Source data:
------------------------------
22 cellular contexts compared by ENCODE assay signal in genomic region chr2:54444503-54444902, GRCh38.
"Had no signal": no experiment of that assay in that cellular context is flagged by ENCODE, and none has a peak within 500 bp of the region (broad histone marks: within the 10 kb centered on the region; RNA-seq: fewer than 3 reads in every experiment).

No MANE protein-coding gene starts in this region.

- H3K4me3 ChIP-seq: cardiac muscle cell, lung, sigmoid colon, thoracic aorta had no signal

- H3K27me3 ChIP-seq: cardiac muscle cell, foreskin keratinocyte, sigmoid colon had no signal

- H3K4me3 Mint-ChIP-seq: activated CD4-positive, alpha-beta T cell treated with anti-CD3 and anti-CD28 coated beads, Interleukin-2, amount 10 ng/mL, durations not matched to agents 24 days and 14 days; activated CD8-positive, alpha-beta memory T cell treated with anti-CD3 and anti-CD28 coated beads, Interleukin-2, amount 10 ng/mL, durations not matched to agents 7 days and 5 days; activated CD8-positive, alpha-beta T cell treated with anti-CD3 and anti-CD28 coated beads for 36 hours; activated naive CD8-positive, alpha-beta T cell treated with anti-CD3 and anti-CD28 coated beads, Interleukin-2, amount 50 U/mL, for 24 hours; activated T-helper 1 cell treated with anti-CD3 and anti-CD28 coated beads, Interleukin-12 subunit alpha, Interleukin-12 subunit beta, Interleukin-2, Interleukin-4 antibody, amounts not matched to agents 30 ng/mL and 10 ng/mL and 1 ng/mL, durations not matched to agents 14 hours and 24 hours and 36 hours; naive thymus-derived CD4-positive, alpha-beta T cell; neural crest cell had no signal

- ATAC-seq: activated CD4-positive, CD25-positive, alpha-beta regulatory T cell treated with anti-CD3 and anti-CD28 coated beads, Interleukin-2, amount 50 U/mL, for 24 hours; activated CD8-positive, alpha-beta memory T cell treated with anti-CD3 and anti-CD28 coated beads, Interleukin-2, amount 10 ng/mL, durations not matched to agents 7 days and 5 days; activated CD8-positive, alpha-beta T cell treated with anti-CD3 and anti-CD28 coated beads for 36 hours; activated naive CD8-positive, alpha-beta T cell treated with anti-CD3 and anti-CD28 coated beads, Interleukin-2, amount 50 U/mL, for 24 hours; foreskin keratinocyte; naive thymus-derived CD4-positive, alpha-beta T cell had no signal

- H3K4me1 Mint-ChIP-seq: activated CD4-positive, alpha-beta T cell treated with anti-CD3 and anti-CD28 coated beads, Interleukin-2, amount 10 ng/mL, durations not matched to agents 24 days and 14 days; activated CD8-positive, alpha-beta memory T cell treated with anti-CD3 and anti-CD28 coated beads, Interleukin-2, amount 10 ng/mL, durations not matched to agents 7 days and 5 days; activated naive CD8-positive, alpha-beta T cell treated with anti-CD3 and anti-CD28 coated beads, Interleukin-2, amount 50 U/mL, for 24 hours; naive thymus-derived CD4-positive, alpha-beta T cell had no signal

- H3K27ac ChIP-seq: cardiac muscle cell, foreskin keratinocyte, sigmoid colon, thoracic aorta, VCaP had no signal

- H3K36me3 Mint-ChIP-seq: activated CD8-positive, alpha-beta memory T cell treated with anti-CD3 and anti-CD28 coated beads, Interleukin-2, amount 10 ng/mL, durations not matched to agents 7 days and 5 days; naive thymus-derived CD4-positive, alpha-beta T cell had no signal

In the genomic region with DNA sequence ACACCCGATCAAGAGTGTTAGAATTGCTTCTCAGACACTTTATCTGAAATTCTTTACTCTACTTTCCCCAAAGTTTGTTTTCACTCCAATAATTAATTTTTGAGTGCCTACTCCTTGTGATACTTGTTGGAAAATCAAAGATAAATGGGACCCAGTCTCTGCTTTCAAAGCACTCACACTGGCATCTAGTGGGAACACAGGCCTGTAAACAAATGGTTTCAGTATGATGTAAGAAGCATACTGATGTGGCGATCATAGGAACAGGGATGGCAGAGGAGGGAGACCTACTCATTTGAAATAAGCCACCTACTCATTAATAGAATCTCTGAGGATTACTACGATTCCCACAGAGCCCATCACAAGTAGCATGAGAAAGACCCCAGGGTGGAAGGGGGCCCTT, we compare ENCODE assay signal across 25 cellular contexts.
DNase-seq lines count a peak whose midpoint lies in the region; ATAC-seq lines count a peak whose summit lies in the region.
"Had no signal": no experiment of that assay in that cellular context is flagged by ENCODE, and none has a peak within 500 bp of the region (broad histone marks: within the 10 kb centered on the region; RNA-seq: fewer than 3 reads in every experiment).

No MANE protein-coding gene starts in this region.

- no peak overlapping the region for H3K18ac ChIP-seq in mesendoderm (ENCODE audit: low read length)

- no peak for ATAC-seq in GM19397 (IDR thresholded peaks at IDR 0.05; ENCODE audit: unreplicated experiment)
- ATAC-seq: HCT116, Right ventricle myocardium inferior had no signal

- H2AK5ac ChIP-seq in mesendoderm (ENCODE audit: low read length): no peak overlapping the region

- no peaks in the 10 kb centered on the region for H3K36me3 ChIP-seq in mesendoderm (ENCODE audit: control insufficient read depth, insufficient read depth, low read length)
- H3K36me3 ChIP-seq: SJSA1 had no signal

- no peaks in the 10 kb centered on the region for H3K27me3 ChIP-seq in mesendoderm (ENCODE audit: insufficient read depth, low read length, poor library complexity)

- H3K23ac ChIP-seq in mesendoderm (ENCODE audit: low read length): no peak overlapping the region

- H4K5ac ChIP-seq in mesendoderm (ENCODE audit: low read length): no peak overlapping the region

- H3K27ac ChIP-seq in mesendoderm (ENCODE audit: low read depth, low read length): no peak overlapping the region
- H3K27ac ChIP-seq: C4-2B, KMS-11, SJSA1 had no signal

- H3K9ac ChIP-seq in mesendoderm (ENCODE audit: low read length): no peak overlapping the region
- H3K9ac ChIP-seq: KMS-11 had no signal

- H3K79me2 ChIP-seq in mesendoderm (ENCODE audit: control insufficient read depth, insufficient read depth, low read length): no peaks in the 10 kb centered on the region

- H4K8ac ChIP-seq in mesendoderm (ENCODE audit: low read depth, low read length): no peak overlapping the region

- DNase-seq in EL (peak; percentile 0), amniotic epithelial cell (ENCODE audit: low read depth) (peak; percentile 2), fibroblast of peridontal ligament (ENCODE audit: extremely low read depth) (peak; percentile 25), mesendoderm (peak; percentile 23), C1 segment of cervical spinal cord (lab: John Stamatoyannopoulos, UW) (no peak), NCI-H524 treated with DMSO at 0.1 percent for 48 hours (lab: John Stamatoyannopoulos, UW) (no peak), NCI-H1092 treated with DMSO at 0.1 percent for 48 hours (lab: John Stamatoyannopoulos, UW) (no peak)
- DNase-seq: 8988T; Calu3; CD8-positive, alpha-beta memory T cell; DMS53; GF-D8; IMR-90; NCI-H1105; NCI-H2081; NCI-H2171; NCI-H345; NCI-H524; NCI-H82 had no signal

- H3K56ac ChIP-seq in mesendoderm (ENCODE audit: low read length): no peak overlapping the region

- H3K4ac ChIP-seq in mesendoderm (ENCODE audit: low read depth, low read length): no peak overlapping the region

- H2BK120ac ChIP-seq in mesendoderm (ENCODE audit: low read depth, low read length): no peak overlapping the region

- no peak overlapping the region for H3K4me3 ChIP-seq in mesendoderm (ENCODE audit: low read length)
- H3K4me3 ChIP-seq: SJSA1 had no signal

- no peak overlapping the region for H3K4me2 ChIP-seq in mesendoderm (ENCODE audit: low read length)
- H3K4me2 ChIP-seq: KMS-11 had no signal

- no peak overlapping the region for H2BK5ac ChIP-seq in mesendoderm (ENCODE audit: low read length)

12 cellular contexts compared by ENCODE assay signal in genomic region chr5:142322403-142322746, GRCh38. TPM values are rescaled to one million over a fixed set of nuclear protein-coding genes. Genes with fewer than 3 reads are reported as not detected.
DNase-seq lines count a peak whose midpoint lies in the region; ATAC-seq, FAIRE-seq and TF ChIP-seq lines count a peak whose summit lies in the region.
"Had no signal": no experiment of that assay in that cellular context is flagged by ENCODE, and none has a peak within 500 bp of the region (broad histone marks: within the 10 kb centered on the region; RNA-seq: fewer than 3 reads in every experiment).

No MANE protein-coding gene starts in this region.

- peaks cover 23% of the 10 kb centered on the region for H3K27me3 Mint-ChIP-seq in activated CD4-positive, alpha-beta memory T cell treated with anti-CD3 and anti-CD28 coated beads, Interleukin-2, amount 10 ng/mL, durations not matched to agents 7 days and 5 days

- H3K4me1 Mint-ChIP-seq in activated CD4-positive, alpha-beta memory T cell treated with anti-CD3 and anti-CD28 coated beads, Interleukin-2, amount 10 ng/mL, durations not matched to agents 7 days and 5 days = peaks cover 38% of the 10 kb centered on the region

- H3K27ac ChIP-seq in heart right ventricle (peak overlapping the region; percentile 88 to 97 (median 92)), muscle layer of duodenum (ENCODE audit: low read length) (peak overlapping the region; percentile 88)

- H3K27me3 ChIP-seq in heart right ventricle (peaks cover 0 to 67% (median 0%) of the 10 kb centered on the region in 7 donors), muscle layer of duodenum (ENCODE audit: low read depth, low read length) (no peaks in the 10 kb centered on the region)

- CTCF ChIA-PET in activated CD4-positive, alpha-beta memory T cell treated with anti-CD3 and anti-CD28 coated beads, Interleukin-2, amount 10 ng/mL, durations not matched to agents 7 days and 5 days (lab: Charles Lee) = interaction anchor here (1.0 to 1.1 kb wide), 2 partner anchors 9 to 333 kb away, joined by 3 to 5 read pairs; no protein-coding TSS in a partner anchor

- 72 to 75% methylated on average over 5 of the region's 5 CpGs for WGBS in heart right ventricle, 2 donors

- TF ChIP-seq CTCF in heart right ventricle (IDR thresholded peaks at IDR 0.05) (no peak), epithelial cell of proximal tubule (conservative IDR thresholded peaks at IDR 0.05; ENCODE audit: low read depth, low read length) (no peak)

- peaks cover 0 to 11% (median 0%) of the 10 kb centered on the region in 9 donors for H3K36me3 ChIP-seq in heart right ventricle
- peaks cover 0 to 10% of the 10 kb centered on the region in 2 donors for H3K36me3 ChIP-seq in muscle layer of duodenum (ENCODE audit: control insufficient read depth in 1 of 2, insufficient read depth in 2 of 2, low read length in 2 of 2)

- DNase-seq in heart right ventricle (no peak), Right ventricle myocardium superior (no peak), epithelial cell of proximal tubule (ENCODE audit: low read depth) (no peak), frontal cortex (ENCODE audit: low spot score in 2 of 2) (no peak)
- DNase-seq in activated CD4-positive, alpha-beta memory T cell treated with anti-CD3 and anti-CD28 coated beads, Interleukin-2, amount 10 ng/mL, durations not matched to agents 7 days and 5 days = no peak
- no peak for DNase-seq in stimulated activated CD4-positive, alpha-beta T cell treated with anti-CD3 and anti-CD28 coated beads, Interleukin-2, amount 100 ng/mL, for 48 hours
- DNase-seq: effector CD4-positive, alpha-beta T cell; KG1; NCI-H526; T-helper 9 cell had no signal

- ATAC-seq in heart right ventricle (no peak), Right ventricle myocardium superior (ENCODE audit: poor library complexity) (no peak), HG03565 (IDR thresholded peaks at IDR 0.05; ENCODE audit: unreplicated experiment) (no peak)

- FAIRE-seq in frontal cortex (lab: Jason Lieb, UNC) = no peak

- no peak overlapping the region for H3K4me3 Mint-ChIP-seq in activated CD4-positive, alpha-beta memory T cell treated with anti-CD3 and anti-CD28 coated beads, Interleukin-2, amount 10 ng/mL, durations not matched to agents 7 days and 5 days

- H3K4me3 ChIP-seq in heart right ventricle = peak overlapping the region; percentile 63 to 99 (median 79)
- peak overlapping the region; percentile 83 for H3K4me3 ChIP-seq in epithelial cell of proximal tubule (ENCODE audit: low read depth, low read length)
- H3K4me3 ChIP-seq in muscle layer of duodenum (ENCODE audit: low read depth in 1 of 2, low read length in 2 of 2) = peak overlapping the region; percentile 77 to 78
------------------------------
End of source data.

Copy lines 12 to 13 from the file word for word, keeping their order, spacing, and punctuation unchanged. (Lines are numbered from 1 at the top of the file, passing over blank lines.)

DNase-seq lines count a peak whose midpoint lies in the region; ATAC-seq lines count a peak whose summit lies in the region.
"Had no signal": no experiment of that assay in that cellular context is flagged by ENCODE, and none has a peak within 500 bp of the region (broad histone marks: within the 10 kb centered on the region; RNA-seq: fewer than 3 reads in every experiment).